There are more important issues to be discussing than President Cobblepot’s latest tweet, but I feel the need to examine his wall fetish in a little more depth because lately, we are seeing Democrats, including all the 2020 candidates, buying into at least part of the Republican scare narrative. That bothers me. As a voter, even if my elections are rigged, I like to at least think there might be a difference between my choices. But in the last couple of presidential elections, I voted for Jill Stein to become the first female-identified POTUS. If she or whatever Green candidate were now to talk about our “immigration crisis,” I would blow a fuse.
According to the World Bank, by 2050 some 140 million people may be displaced by sea-level rise and extreme weather, driving escalations in crime, political unrest, and resource conflict. Even if the most conservative predictions about our climate future prove overstated, a 1.5-degree Celsius rise in temperature during the next century will almost certainly provoke chaos, in what experts call climate change’s “threat multiplier”: Displacement begets desperation begets disorder. — The New York Times, April 10, 2019
First, let’s be clear. Immigration is a problem. So is emigration. Climate change will make both catastrophically worse. Most reliable estimates of the carrying capacity of the planet by mid-century fall in the range of 1 to 2 billion. By “reliable,” I mean science-based and factoring in the effects of rapid climate change on agriculture, water supplies, sea level rise, vector-borne disease, and biodiversity destruction. Some, like the Limits to Growth sequelae, even take microplastics into account through a morbid pollution equation.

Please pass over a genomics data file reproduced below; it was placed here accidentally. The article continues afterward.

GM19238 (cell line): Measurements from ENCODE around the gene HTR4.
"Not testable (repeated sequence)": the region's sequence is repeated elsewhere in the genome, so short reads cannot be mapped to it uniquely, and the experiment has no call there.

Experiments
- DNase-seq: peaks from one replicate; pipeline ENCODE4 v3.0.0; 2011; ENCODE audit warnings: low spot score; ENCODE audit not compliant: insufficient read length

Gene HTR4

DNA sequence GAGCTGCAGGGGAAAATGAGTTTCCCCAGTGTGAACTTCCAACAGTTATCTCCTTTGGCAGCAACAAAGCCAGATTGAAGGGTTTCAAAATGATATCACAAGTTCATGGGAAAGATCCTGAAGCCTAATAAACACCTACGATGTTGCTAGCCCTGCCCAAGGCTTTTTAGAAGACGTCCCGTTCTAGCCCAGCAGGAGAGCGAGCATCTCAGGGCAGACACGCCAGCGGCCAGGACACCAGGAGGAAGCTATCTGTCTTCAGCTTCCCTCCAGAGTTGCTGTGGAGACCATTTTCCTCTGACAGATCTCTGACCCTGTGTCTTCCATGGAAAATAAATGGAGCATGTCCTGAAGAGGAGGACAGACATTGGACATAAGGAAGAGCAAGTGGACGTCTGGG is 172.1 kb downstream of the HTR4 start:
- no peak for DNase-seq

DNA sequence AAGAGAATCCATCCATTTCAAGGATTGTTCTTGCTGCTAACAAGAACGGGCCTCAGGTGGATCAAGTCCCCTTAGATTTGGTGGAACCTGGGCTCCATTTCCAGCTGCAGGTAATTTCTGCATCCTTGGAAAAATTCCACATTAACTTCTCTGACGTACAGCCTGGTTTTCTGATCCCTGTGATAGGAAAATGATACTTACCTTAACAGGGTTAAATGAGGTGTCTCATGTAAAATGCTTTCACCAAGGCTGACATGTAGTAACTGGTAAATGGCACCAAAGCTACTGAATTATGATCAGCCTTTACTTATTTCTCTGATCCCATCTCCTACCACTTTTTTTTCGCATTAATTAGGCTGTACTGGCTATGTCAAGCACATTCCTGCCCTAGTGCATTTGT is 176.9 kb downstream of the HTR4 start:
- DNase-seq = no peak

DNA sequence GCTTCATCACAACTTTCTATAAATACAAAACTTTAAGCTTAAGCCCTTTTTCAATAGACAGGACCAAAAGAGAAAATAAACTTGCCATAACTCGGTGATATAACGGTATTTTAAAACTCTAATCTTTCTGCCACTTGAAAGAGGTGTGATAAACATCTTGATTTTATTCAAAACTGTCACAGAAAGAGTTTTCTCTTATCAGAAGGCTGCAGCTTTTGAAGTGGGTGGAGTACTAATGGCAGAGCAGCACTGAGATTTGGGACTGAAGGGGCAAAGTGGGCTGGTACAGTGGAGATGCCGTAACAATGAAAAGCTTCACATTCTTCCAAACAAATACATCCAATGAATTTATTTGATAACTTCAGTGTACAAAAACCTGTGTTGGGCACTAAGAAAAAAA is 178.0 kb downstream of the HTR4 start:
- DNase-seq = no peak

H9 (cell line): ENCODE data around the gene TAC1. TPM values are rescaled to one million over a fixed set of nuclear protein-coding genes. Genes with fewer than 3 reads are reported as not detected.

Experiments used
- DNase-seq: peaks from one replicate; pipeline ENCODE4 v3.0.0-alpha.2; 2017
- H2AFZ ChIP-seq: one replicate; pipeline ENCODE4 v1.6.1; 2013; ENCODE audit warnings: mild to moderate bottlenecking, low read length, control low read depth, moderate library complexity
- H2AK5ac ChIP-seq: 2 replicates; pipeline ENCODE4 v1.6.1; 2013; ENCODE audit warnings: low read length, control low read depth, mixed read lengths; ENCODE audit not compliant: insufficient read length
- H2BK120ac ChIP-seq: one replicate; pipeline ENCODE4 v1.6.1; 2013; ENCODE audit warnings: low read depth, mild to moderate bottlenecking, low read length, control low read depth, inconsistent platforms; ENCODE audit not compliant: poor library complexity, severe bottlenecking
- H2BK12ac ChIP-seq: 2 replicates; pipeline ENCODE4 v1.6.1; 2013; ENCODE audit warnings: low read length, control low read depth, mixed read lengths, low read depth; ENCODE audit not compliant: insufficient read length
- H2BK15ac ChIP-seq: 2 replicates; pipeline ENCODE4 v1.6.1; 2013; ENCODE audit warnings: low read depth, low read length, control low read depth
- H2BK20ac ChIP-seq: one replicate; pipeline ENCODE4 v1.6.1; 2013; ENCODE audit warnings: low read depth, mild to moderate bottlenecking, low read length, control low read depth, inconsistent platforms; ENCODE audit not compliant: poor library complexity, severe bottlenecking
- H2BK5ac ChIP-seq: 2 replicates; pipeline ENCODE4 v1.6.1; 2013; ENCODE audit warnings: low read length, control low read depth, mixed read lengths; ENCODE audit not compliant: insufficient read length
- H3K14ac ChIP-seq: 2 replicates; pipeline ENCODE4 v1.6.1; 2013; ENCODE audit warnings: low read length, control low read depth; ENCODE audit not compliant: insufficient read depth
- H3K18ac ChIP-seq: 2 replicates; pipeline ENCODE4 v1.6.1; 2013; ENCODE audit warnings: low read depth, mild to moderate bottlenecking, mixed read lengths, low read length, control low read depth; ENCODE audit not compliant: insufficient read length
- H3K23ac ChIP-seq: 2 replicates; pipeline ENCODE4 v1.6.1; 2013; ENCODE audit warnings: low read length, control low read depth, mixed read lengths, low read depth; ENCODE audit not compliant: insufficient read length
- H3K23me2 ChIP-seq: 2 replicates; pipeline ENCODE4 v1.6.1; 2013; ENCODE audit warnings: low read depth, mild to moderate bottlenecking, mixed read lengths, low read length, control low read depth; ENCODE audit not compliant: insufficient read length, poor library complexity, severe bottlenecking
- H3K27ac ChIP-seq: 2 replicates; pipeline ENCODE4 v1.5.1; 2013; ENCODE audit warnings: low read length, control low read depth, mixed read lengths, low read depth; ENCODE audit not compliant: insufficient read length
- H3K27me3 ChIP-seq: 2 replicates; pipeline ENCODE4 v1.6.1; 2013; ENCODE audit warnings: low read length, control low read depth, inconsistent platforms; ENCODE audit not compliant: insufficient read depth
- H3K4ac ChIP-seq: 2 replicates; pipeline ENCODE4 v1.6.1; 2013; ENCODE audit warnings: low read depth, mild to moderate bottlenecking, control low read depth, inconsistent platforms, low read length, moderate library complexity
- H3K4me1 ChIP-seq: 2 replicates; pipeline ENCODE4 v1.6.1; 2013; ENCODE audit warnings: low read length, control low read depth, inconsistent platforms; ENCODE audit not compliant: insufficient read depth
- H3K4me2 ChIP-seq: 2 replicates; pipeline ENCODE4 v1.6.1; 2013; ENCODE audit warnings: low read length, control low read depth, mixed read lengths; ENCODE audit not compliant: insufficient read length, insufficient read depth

Contrast that 1 billion with today’s 7.7 billion (April 2019) people, topping 8 billion by 2024, and projected, but by no means certain, to hit 9 billion in 2042. Like any exponential curve, this hockey stick began tilting upward after the Second World War and continues to incline more steeply by the year, abbreviating its doubling time with each generation. And yet, on the human evolutionary time scale, Homo colossus is a relatively recent phenomenon.
As we have seen from many competent studies of the rise and fall of great civilizations, human population adheres to a strict functional relationship with its food supply. It is in one-to-one equilibrium. As supply rises, so does fecundity. Conversely, when supply falls, for whatever reason, deaths outnumber births until a new equilibrium is established. One need only look to the droughts of Northeastern Africa in recent years for a current example of how that plays out. As the droughts worsened, hunger grew, civil society disintegrated, insurrections and civil wars erupted, and neighboring states were suddenly coping with massive refugee flows, conflict spillovers, and disease outbreaks. Fertility plummeted. Read More